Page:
Here is an event you do not want to miss: the influential Kishore Mahbubani will be offering his views on the future political order of global politics this Thursday 28 Feb. The event is absolutely and astonishingly cost-free, but you should email your notice to attend to <email@example.com>. The venue is on the serene and beautiful campus of Loyola Marymount University, about a mile-plus south of Marina Del Rey — in fact, it is to be held in the spacious Von der Ahe Suite, Room 322, William Hannon Library. Far better than average food will be served. The event starts at 6pm and will end before 8pm. Aslo schedule to speak, briefly, will be LMU Provost Joseph Hellige, Coffee Bean & Tea Leaf CEO Sunny Sassoon, and Tom Plate, editor in chief of the NEW ASIA MEDIA.
Mahbubani is Singapore’s past UN ambassador who founded the prestigious Lee Kuan Yew School of Public Affairs in his home country, where he is its current Dean. Like the legendary Lee Kuan Yew, now 90, Mahbubani has risen in stature over the years to become a powerful voice of Asia that is increasingly heard — and observed — throughout the world. Will our future hold only clash? Or can mankind anticipate a better fate? The Dean’s views on this millennial questions are complicated in nuance but clear in basic direction.
What follows is a version of an essay by journalist, author and professor Tom Plate about the Dean’s latest book “The Great Convergence” (published by Public Affairs, New York) that has appeared in world newspapers, originally in the Straits Times of Singapore:
“Kishore Mahbubani, a singular figure whose insights and perspectives have for years offered enormous value, is something of a phenomenon whose influential dimensions are still growing. He fashions a distinctive voice from and about Asia, especially its complex relations with the West, which possesses a resonance not unlike, in its singularity and reach, that of Lee Kuan Yew at the latter’s height. His extensive writings on current issues can be found practically everywhere the elite commentariat of the world hang their thinking caps.
In his new book, “The Great Convergence: Asia, The West, and The Logic of One World”, the upward trajectory of the Mahbubani teaching curve proceeds apace, picking up where his other books leave off. With an insouciant self-confidence, the present and founding Dean of the Lee Kuan Yew School of Public Policy shamelessly lays out markers for the almighty West to observe in order to keep history from becoming a shambles, or devolving into the kind of preventable deterioration that marked the onset of the great wars of the last century. Those Mahbubani markers include the West’s need for humility, a clearer retrospective on its record of mucking about in the world, and an understanding that, in the absence of attitude adjustments, this new century could turn into a nightmare for the West. Which would not be at all that good for the rest.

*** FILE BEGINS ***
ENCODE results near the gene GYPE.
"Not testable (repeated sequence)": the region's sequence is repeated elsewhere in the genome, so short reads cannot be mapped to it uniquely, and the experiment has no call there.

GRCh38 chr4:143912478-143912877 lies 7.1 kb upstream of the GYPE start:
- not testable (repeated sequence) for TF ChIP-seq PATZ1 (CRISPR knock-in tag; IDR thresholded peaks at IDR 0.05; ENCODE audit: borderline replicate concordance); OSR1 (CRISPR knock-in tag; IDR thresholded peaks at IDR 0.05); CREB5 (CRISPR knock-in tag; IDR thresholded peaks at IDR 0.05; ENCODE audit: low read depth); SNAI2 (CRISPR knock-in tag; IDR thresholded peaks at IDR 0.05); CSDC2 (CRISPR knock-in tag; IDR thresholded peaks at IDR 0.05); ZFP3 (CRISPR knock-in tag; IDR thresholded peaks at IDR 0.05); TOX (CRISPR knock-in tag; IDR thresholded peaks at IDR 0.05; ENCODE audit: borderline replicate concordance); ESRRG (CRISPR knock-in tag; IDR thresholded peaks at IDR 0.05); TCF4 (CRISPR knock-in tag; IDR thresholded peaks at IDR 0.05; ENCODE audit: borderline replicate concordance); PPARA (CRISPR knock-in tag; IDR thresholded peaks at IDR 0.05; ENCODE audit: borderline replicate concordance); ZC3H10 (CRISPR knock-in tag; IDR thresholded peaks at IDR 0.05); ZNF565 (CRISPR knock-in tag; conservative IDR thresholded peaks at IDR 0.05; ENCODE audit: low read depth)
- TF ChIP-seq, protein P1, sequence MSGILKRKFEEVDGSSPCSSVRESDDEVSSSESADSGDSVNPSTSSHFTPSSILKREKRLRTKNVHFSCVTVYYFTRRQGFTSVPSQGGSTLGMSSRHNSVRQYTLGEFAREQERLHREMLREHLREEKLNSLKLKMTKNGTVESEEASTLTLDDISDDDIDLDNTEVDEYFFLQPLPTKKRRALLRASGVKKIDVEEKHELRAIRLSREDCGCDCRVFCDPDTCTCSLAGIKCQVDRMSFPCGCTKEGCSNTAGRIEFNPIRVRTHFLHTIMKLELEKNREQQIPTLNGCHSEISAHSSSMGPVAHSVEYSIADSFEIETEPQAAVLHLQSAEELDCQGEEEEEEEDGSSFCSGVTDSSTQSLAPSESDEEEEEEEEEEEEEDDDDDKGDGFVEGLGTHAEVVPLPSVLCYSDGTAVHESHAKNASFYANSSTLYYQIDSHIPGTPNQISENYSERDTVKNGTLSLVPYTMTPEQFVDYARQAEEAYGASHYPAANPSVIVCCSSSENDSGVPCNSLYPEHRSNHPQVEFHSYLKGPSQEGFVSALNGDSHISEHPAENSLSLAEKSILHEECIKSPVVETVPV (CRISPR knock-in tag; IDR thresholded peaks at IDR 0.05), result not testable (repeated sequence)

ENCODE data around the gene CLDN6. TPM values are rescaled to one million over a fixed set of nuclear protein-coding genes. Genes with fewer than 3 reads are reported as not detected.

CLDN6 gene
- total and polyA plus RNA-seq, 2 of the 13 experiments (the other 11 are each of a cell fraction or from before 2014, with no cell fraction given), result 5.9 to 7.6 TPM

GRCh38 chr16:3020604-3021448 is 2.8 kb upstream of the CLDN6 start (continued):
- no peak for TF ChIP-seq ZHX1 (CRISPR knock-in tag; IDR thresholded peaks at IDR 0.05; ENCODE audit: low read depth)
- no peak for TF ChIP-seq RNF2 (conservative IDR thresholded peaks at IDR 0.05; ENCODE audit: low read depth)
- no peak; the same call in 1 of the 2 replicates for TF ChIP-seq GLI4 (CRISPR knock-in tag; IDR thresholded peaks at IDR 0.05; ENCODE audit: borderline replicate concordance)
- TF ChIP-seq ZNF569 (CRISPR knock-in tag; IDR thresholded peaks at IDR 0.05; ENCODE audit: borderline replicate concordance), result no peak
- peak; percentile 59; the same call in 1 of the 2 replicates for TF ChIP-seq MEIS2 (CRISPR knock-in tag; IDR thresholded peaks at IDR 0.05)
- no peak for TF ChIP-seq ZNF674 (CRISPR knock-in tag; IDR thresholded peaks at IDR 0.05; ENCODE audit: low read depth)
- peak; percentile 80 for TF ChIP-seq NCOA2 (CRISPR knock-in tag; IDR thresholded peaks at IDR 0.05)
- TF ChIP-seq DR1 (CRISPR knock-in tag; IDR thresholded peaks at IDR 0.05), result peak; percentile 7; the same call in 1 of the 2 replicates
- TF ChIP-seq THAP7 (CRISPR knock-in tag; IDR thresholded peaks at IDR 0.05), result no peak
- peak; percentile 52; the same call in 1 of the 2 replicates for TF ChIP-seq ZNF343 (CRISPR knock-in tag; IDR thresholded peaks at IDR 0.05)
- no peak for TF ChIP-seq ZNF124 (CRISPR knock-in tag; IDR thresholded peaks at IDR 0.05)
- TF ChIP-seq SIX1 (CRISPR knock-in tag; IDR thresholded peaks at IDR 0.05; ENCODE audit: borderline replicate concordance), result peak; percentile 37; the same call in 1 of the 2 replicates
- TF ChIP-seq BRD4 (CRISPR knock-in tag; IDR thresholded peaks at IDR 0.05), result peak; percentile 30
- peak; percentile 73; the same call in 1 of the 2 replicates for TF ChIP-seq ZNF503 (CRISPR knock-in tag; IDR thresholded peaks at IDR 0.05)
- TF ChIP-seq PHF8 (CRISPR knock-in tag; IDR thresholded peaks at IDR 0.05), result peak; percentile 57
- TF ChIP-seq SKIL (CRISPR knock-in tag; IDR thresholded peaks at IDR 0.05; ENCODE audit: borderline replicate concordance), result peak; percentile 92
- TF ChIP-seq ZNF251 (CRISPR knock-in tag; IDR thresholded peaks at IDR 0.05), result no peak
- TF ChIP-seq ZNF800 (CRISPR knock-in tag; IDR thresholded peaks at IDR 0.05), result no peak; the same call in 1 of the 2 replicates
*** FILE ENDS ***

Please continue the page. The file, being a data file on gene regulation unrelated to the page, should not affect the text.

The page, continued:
To my mind the intellectual foundations of the Mahbubani mantra (his thoughts as if condensed into policy haiku) go back to his nineties’ book “Can Asians Think?” To its critics these collected essays were a hodgepodge of largely anti-Western Scud missile shots. But not to my university students, who adored its fresh air and jaunty fearlessness. Finally someone was standing up to the smug West and giving it a piece of his (considerable) mind, bu without being dub about it.
My excellent young Americans sensed that the mind of a Mahbubani does not roil in a simplistic chemistry. Just as “Can Asians Think?” concludes with the paradoxical worry of whether the West is all that bright, ‘The Great Convergence” begs the West (particularly the U.S.) to spurn the self-destructive course of trying to maintain hegemony and thus save itself from decline by accepting significant limits of its sovereign options. Former President Bill Clinton is singled out for figuring out that championing a “global rules-based order … would [in fact] help to check the behavior and ambitions of emerging powers, such as China and India,” in the dean’s words. “It is always easier to persuade the West to implement policies that would serve its long-term interests … a stronger multilateralism.”
The Dean’s list of do’s-and-don’ts covers vast terrain. Few recent books on international relations and global politics have such span. Incessant world-worriers like me will find his sharp and knowledgeable sections about the future of the United Nations, where he served as Singapore’s ambassador for two terms, invaluable. He views the Security Council in its present claustrophobic form as a present-day League of Nations in flawed miniature. So its reform is vital and urgent.
The persuasive span of the Mahbubani mantra includes an overriding humanism, a stubborn insistence on the power of rational discourse, and (after all the scowls at and berating of the West) a love of both West as well as East, with the possibility of their moving the world closer together toward a better global order.
Unlike the late great Sam Huntington of Harvard, who viewed civilizations as necessarily in collision, Kishore views them as necessarily in convergence. Considering that he is such a critic and such a cynic – not to mention such a sarcastic observer at times — this is the most optimistic news about the future of the world I can think it bring to you at the moment. So be it. Read your Mahbubani carefully.”
THE GREAT CONVERGENCE: Asia, the West, and the Logic of One World. Kishore Mahbubani. Public Affairs, New York 2013. 294 pages.
Tom Plate, the Distinguished Scholar of Asian and Pacific Studies at Loyola Marymount University in Los Angeles, is a veteran American journalist. He is the author of the “Giants of Asia” series, including books on Lee Kuan Yew and Ban Ki-moon. An earlier and longer version of this essay appeared in the Straits Times of Singapore.